Recently, 34-year-old Mark DeRosa was traded from the Indians to the Cardinals. The occasion brought to light an aspect of DeRosa’s value that is overlooked (or, at least, under-enumerated).
That aspect is DeRosa’s versatility. Thus far in 2009, DeRosa has played 44 games at third base, 17 games in left field, 9 in right field, and 8 at first. Last year, his main spot was 2B (95 games), but he also played at least 20 games at 3B, LF, and RF, along with one game each at 1B and SS.
Such flexibility is not trivial. Why did St. Louis want DeRosa? As Rotowire.com put it, DeRosa “can play all over the infield, which makes him a perfect fit for the Cardinals.” Assuming this is true (and it’s almost inarguable), then there is an element of DeRosa that we need to account for. Sure, we can go through and total DeRosa’s Wins Above Replacement at each position. But that exercise dodges the value of the ability itself to play multiple positions.
There are two major ways in which DeRosa provides greater value than does a player of the same total WAR but single-position eligibility:
1. Higher resale value
Because DeRosa can play multiple positions, he can fill holes on a larger number of teams; hence, the demand for his services is stronger and so the winning bid should be higher. (This is true even if each team intends for DeRosa to play only one spot; it’s the volume of bids that matters here.)
Cleveland almost certainly fielded more offers for DeRosa—and hence got a better deal for him—than if he played only one spot. Likewise, in the expert fantasy league LABR, the winning FAAB bid for DeRosa was so high ($80!) in good part because most teams could justify submitting bids. (There may even be an add-on effect, whereby teams pay a premium because they know that DeRosa will be easy to off-load later.)
If you want a bargaining chip, you can’t do better than one that appeals to every buyer.
2. Easier replacement of teammates
Because DeRosa can play multiple positions, he indirectly expands the list of tenable substitutes at positions that he can play but that he’s not currently playing. Your left fielder goes down? Well, you can keep DeRosa at 2B and look for a LF—or you can put DeRosa in LF and look for a 2B. Whichever’s better.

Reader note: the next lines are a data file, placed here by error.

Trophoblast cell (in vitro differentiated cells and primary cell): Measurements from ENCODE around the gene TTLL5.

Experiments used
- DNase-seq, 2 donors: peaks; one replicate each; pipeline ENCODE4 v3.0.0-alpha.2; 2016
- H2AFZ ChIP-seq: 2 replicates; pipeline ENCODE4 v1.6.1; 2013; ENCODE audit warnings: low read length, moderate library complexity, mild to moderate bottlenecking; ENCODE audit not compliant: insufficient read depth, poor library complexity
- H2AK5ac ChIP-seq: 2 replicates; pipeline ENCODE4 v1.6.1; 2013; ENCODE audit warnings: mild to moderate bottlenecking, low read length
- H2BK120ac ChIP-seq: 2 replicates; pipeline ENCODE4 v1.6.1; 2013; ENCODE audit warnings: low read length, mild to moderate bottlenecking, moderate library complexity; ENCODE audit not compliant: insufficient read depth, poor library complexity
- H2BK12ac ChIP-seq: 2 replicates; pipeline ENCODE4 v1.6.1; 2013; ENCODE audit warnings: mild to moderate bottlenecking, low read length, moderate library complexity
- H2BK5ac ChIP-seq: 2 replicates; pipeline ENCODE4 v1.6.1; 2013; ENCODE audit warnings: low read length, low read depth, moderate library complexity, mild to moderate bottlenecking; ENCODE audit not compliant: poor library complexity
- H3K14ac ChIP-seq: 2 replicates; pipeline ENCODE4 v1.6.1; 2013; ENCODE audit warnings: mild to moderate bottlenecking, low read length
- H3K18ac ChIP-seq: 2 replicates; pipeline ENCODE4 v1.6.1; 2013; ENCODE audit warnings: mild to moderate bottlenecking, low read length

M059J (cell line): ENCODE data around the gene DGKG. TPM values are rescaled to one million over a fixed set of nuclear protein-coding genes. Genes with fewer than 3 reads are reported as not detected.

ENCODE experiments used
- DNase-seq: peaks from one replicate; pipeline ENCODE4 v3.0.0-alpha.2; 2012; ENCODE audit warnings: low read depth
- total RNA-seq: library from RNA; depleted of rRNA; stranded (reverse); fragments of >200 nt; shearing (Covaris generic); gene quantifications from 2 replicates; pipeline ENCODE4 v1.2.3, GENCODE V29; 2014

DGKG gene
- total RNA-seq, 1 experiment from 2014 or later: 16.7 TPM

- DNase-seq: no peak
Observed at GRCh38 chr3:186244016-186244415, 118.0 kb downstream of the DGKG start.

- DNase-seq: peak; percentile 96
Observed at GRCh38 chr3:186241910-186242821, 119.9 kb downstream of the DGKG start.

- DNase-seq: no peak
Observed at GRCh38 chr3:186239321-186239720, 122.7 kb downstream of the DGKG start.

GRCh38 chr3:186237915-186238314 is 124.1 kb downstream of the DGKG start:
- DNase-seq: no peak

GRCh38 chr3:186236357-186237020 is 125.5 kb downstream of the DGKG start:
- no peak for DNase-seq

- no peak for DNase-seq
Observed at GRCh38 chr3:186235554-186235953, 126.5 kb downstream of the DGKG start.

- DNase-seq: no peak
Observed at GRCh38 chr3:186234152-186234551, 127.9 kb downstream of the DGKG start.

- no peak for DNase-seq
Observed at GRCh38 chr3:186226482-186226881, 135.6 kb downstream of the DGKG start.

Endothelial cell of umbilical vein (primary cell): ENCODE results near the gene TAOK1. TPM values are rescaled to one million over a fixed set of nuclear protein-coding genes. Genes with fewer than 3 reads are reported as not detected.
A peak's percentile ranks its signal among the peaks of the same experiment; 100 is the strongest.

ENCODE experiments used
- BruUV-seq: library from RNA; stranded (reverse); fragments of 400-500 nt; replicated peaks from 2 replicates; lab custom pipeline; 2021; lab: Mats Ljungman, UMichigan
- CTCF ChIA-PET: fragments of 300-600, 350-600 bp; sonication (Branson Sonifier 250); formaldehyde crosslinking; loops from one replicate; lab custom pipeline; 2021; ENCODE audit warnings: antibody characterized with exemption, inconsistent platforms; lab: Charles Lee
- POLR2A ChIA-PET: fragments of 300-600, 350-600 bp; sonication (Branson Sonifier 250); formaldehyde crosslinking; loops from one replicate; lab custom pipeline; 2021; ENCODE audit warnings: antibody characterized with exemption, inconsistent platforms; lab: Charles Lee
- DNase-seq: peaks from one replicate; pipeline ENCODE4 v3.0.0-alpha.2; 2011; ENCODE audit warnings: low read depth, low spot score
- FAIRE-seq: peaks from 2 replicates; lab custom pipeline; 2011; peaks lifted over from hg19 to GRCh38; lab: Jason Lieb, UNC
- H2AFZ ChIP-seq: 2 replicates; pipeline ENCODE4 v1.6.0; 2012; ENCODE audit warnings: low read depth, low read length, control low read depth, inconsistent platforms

The thing to note about this factor is that it’s REUSABLE—each time that DeRosa’s team loses a player at a spot that DeRosa can play, DeRosa’s owner can cast a wider net for fill-ins. And a larger pool of candidates should mean a higher-caliber substitute. (Note that we are not saying that DeRosa has the same value at each position, only that he expands options.)
Moreover, DeRosa’s owner can discriminate not only among overall value but among the nature of that value—maybe the team wants speed, maybe they want a left-handed bat, maybe they want a closer. Whichever the case, more applicants means a better fit.
Imagine two teams. Every player has the same relative value for his position, but on one of the teams, players can play only one spot, whereas on the other team, players can play every spot.
Which team will finish with the better record? The first team—IF two things are true:
1. Players are inconsistent. If players never got hurt or had bad genuinely match-ups, or they never went on stretches that (rightly or wrongly) left them open to demotion, then positional flexibility wouldn’t matter because players would never need to be replaced.
2. Replacement talent is not evenly distributed. If every replacement player who was available to a team had the same relative value for his position, AND talent was evenly distributed among replacement players such that players were identically skilled from both sides of the plate, on the basepaths, and with the glove, then positional flexibility wouldn’t matter because no player would address a need better than would any other.
Fortunately, both things are true: Players are inconsistent, and replacement talent is not evenly distributed. And if the first team does beat out the second team, then our notion of “value” must be incomplete.
In fact, it seems to me that NO extant valuation method properly accounts for DeRosa’s versatility. Valuation systems generally treat a season as a set of numbers—add up the player’s contributions at the plate and in the field and you have his value. However, a season can also be seen as a string of events (some within a team’s control, some out of it). In that light, finding a player’s value entails not a comparison of that player’s success to the success of other players at his position, but a comparison of his team’s success to the success of teams (real or conceived) that lack the player.
Current valuation models are static. They miss that flux; they miss the ebb and flow of a season.
Mark DeRosa “makes his team better,” not because of pats on the back but in a true economic sense: He expands the options for the team when one of his teammates goes down, or when the team is looking to deal him for a needed quantity.
Whatever Mark DeRosa’s making, it’s not enough.